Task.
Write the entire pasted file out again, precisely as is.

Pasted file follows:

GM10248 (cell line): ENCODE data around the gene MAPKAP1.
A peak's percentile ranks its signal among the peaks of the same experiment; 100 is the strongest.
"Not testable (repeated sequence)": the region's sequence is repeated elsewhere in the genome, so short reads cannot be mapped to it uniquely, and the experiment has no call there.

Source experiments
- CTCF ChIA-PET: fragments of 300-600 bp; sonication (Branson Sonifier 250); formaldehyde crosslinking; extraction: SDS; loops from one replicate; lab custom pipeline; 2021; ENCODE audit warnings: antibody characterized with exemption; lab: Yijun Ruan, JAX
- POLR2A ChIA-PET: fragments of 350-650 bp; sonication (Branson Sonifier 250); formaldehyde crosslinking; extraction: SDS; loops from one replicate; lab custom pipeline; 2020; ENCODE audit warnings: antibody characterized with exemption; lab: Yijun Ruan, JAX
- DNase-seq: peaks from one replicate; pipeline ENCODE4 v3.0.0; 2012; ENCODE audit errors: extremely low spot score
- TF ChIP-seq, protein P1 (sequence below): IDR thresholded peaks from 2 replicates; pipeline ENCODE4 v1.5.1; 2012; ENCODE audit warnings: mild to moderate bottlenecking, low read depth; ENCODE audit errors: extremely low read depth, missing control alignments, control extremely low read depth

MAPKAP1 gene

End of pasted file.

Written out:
GM10248 (cell line): ENCODE data around the gene MAPKAP1.
A peak's percentile ranks its signal among the peaks of the same experiment; 100 is the strongest.
"Not testable (repeated sequence)": the region's sequence is repeated elsewhere in the genome, so short reads cannot be mapped to it uniquely, and the experiment has no call there.

Source experiments
- CTCF ChIA-PET: fragments of 300-600 bp; sonication (Branson Sonifier 250); formaldehyde crosslinking; extraction: SDS; loops from one replicate; lab custom pipeline; 2021; ENCODE audit warnings: antibody characterized with exemption; lab: Yijun Ruan, JAX
- POLR2A ChIA-PET: fragments of 350-650 bp; sonication (Branson Sonifier 250); formaldehyde crosslinking; extraction: SDS; loops from one replicate; lab custom pipeline; 2020; ENCODE audit warnings: antibody characterized with exemption; lab: Yijun Ruan, JAX
- DNase-seq: peaks from one replicate; pipeline ENCODE4 v3.0.0; 2012; ENCODE audit errors: extremely low spot score
- TF ChIP-seq, protein P1 (sequence below): IDR thresholded peaks from 2 replicates; pipeline ENCODE4 v1.5.1; 2012; ENCODE audit warnings: mild to moderate bottlenecking, low read depth; ENCODE audit errors: extremely low read depth, missing control alignments, control extremely low read depth

MAPKAP1 gene